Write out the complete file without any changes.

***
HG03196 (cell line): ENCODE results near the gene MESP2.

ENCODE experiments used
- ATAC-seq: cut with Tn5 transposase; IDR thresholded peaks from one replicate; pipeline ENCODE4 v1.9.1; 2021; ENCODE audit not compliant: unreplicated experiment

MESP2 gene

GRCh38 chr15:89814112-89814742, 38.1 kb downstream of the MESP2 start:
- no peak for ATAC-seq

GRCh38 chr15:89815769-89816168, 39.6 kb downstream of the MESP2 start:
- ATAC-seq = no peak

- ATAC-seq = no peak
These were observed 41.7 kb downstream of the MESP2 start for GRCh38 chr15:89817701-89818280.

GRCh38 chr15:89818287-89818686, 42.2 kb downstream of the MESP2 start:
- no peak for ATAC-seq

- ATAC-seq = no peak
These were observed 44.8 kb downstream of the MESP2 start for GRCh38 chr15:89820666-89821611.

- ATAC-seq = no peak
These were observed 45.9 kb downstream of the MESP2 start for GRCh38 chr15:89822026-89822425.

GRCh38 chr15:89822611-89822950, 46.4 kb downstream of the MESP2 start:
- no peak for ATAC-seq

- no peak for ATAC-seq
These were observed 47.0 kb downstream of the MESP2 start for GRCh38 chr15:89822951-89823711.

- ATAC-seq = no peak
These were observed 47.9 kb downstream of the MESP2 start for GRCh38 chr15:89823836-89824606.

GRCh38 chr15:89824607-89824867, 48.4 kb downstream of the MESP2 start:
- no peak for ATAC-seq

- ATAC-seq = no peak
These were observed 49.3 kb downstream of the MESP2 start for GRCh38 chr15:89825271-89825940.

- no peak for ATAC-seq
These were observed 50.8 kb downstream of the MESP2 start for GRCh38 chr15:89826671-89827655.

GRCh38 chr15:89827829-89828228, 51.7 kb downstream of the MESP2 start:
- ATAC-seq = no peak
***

HG03196 (cell line): ENCODE results near the gene MESP2.

ENCODE experiments used
- ATAC-seq: cut with Tn5 transposase; IDR thresholded peaks from one replicate; pipeline ENCODE4 v1.9.1; 2021; ENCODE audit not compliant: unreplicated experiment

MESP2 gene

GRCh38 chr15:89814112-89814742, 38.1 kb downstream of the MESP2 start:
- no peak for ATAC-seq

GRCh38 chr15:89815769-89816168, 39.6 kb downstream of the MESP2 start:
- ATAC-seq = no peak

- ATAC-seq = no peak
These were observed 41.7 kb downstream of the MESP2 start for GRCh38 chr15:89817701-89818280.

GRCh38 chr15:89818287-89818686, 42.2 kb downstream of the MESP2 start:
- no peak for ATAC-seq

- ATAC-seq = no peak
These were observed 44.8 kb downstream of the MESP2 start for GRCh38 chr15:89820666-89821611.

- ATAC-seq = no peak
These were observed 45.9 kb downstream of the MESP2 start for GRCh38 chr15:89822026-89822425.

GRCh38 chr15:89822611-89822950, 46.4 kb downstream of the MESP2 start:
- no peak for ATAC-seq

- no peak for ATAC-seq
These were observed 47.0 kb downstream of the MESP2 start for GRCh38 chr15:89822951-89823711.

- ATAC-seq = no peak
These were observed 47.9 kb downstream of the MESP2 start for GRCh38 chr15:89823836-89824606.

GRCh38 chr15:89824607-89824867, 48.4 kb downstream of the MESP2 start:
- no peak for ATAC-seq

- ATAC-seq = no peak
These were observed 49.3 kb downstream of the MESP2 start for GRCh38 chr15:89825271-89825940.

- no peak for ATAC-seq
These were observed 50.8 kb downstream of the MESP2 start for GRCh38 chr15:89826671-89827655.

GRCh38 chr15:89827829-89828228, 51.7 kb downstream of the MESP2 start:
- ATAC-seq = no peak